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Related: immoral - sin - Society for Suppression of Vice - religion

Contrast: virtue


Vice is the opposite of virtue. The modern English term that best captures its original meaning is the word vicious, which means "full of vice." In this sense, the word vice comes from the Latin word vitium, meaning "failing or defect". --http://en.wikipedia.org/wiki/Vice [Jul 2004]

Vice and Virtue

One way of organising the vices is as the corruption of the virtues. A virtue can be corrupted by nonuse, misuse, or overuse. Thus the cardinal vices would be apostasy (nonuse of piety), lust (nonuse of temperance), cowardice (nonuse of courage), folly (misuse of an virtue, opposite of wisdom), Effeminacy (soft, unmanliness) and venality (nonuse of justice).

Harmony of vices

Since virtues might be said to harmonize, so that every virtue requires all the virtues to some extent, vices also might be said to harmonize; i.e. every vice requires other vices to some extent. If this is the case, the presence of one vice in an individual might be evidence of others.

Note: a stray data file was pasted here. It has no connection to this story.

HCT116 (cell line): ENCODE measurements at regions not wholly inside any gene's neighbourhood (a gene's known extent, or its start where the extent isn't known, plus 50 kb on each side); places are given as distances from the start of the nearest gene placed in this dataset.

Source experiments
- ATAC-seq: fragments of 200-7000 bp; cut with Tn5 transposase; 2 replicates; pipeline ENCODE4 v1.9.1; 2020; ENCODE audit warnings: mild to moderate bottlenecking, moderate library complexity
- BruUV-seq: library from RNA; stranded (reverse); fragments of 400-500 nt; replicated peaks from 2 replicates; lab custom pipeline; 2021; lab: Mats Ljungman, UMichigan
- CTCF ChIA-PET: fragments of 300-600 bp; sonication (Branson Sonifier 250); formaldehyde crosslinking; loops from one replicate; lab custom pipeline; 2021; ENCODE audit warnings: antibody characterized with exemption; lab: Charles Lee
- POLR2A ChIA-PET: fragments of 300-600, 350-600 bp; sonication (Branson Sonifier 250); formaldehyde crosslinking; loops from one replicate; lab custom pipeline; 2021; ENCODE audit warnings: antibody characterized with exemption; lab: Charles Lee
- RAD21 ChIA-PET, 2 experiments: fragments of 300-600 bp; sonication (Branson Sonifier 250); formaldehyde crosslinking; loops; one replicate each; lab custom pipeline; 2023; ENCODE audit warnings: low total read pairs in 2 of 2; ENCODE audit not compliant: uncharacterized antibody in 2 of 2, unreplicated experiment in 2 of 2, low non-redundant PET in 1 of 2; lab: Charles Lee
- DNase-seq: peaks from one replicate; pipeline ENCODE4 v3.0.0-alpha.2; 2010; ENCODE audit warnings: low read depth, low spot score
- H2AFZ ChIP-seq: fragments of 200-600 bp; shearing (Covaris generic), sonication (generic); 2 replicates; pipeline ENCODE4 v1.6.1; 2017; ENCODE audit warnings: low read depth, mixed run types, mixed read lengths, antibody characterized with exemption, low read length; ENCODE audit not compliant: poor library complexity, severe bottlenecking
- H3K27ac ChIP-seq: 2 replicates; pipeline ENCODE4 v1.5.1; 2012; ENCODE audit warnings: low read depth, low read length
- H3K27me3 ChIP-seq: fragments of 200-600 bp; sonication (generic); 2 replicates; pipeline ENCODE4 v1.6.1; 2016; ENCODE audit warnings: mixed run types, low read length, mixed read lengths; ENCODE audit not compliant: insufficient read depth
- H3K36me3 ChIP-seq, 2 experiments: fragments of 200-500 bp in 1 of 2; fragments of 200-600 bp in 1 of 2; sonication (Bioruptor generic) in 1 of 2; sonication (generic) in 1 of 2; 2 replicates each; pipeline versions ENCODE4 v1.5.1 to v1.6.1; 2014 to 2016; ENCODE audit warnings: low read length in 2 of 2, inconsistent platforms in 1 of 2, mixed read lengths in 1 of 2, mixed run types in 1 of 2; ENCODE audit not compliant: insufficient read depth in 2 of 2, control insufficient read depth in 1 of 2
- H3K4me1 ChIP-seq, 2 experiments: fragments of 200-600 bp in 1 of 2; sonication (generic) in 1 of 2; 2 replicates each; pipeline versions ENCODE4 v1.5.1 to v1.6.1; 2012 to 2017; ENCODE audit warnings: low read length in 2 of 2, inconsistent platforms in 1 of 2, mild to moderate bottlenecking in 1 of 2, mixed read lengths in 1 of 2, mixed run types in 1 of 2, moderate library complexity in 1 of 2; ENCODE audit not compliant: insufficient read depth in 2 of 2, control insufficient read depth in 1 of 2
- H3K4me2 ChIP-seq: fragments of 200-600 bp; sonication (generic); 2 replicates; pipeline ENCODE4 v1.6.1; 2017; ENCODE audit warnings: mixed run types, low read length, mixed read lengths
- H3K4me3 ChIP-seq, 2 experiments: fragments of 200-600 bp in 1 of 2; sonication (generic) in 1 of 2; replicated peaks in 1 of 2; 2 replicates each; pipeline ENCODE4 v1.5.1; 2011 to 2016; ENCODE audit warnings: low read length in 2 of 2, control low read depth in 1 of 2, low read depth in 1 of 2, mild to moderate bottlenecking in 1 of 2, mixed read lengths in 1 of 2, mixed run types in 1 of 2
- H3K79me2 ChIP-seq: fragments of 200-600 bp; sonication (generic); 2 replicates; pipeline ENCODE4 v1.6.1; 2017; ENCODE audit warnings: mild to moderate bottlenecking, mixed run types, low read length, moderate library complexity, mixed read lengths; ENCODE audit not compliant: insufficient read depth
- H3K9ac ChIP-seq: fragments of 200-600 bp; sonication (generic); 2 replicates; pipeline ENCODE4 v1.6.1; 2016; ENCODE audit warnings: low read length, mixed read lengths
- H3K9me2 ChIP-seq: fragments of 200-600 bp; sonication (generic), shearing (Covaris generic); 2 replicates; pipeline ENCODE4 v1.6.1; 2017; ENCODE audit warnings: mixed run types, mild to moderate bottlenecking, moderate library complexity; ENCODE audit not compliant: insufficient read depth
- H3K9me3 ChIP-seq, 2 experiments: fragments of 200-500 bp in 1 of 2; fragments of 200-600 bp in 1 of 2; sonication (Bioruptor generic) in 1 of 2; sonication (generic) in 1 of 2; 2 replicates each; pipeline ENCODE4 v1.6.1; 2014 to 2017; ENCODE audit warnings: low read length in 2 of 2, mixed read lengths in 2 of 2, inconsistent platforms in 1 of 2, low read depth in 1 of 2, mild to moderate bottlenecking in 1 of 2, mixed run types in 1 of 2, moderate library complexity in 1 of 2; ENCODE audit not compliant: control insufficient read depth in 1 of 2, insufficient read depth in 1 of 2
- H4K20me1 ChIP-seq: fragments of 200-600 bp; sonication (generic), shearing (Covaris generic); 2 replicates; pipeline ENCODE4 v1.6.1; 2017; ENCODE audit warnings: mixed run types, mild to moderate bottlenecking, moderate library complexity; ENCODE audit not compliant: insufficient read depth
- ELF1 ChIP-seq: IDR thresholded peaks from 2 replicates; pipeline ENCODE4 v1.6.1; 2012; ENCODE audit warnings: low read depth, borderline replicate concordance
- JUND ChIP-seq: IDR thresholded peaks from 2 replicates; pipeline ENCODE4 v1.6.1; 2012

Popular usage

The term vice is also popularly applied to various activities considered immoral by some; a list of these might include the use of alcohol and other recreational drugs, sexual promiscuity, gambling, recklessness, cheating, lying, and selfishness.


* Virtues and Vices, Aristotle, trans. H. Rackman, Loeb Classical Library, Harvard University Press, Cambridge, MA, l992. Vol #285.


All etymologies according to the Oxford English Dictionary.

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